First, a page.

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Sampling Audio

This chapter is from the book

Chopping Loops in a Take Folder

While a sampler can often greatly speed up your workflow, you can do sampling work without one. To cut up your samples, mangle them by processing them through effects, and splice them, you are free to use any other tool at your disposal. One of the most obvious and immediate techniques is to drag your samples directly to the Tracks view, and then edit the regions to cut and process your samples.

Packing Regions into a Take Folder

In the previous lesson, you recorded several takes of a guitar performance packed into a take folder. That lets you experiment with different ideas during the recording session, and then later assemble a composite take by choosing sections from multiple takes—a process called comping.

Comping techniques can be useful, for example, when a musician can’t get an entire song right in one single take. You record several takes, each with its own good and bad qualities, and later you create a perfect comp using the best parts of each take.

In this exercise, you’ll use a take folder for a more creative music production goal. You’ll pack four loops of various instruments playing different melodies, and then create a comp by selecting slices from the different loops to combine them into a patchwork loop—like a rhythmic collage of bits and pieces that each have a different timbre.

  1. In the Loop Browser, search for the following loops and drag them to create new tracks at the bottom of the workspace at bar 13.

    Throwback Funk Brass 01

    Throwback Funk Synth Bass

    Throwdown Synth Lead

    Tiny Toy Synth

    To help identify the loops, let’s give them different colors and simple names.

  2. Click the Throwback Funk Brass 01 region to select it.

  3. Press Shift-N and enter Brass.

  4. Choose View > Show Colors (or press Option-C).

    The Color palette opens.

  5. Click a yellow color square.

    The Brass region is yellow.

    Repeat this process to rename and color the remaining three loops in the take folder.

  6. Rename Throwback Funk Synth Bass Bass, and color it brown.

  7. Rename Throwdown Synth Lead Ambient, and color it turquoise.

  8. Rename Tiny Toy Synth Synth, and color it pink.

  9. Choose View > Hide Colors (or press Option-C) to close the Color palette.

  10. Select the four regions at bar 13.

  11. In the Tracks view menu bar, choose Functions > Folder > Pack Take Folder.

    The four loops are packed inside a take folder on the selected track, leaving you with three empty tracks that you can delete.

  12. Choose Track > Delete Unused Tracks (or press Shift-Command-Delete).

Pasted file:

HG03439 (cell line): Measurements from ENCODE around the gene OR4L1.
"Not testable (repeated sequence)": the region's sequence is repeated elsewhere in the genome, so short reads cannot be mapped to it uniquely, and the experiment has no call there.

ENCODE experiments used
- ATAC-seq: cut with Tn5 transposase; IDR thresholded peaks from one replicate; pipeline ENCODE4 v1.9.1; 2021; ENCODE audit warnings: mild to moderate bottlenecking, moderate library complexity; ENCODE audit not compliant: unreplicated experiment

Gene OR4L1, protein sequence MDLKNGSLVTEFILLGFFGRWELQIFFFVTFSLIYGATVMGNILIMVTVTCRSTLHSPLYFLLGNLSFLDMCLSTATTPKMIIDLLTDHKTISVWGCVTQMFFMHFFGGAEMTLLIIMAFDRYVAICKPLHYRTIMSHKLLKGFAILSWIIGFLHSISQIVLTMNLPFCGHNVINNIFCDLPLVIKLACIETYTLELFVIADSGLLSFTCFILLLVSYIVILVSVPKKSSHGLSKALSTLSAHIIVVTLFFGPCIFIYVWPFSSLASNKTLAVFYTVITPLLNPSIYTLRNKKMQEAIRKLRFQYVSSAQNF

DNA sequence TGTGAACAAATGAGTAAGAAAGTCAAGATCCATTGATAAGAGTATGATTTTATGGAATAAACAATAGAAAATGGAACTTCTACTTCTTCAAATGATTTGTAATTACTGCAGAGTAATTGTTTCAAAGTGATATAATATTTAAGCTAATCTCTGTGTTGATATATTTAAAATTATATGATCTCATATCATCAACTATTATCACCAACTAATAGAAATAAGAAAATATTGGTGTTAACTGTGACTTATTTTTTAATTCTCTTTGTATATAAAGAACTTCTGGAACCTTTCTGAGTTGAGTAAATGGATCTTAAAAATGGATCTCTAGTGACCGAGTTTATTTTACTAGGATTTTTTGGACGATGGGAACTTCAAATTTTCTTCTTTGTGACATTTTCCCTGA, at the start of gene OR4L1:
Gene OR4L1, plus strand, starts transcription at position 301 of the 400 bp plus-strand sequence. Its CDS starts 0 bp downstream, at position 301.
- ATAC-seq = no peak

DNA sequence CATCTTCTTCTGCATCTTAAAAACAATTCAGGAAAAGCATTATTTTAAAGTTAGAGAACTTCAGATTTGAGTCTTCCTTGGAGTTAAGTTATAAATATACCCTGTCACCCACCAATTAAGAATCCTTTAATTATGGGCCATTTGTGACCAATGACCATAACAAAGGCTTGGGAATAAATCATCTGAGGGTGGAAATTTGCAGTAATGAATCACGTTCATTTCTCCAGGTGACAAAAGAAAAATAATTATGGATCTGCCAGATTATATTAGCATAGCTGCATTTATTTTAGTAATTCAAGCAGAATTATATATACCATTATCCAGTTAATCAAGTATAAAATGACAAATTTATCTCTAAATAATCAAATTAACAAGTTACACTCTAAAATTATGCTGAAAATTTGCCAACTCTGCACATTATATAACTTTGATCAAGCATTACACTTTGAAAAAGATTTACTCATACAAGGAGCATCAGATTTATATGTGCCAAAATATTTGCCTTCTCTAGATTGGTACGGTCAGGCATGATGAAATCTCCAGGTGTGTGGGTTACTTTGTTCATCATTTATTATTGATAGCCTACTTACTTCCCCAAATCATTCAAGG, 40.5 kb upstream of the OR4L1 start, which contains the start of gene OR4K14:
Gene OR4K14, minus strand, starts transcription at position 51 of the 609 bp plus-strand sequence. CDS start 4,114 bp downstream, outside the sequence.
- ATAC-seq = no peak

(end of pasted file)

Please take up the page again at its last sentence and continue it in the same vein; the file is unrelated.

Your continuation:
The empty tracks are deleted. Let’s rename the track where the take folder is.

  13. On the Throwback Funk Brass 01 track header, double-click the track name and enter Splice.

    The take folder is selected, and you can name it after the track name.

  14. Choose Functions > Name Regions/Cells by Track Name (or press Option-Shift-N).

  15. Control-click the icon on the Splice track, and choose the desired icon.

  16. Resize the take folder to shorten it to two bars long.

  17. Double-click the take folder to open it.

  18. Choose Navigate > Set Rounded Locators by Selection and Enable Cycle (or press U).

    To zoom in on the selection, you can press Z (Toggle Zoom to Fit Selection or All Contents).

  19. Press Z.

    The take folder fills the workspace, making it comfortable for you to see the waveforms on each take.

You’ve imported four Apple Loops into your workspace and packed them into a take folder. A little organization goes a long way, and taking the time to give your region simple descriptive names and easy-to-identify colors, and optimizing your zoom level sets you up nicely for the next exercise, where you’ll assemble your composite take.

Comping Takes

Before you start comping, you need to preview the takes so that you can become familiar with them. Then you’ll start comping the takes, swiping your mouse across the parts of the takes you want to hear in your comp. To create a rhythmic effect synced to the project tempo, you’ll snap your edits to the nearest 1/16 note.

  1. In the Tracks view menu bar, click the Snap pop-up menu, and choose Snap Quick Swipe Comping.

  2. Click the Snap pop-up menu again, and choose Division.

    By default, the division is a 1/16 note, so swiping takes will snap to the nearest 1/16 note on the grid.

  3. Option-click the Brass take to select it.

  4. On the Bass take, drag to select from 13 1 3 0 to 13 2 0 0 so that the help tag reads Position 1 1 3 1, Length 0 0 2 0.

    The pointer snaps to a 1/16 note grid, making it easy for you to select a section that has musical meaning (for example, a 1/16 note, an 1/8 note, or a beat).

  5. Listen to your comp.

    The comp starts with a brass note, and then the following syncopated note is from the distorted bass synth loop.

  6. On the Ambient take, select the note right after the bass slice so that the help tag reads Position 1 2 1 1, Length 0 1 1 0.

    The comp now plays successive notes from the brass, then the distorted bass synth, then the ambient synth. The rapid rhythmic timbre switching creates an exhilarating sensation that is sure to make people get up and dance!

    When you select a section, you can hear that section in different takes.

  7. Try clicking different takes in the same section as that last note.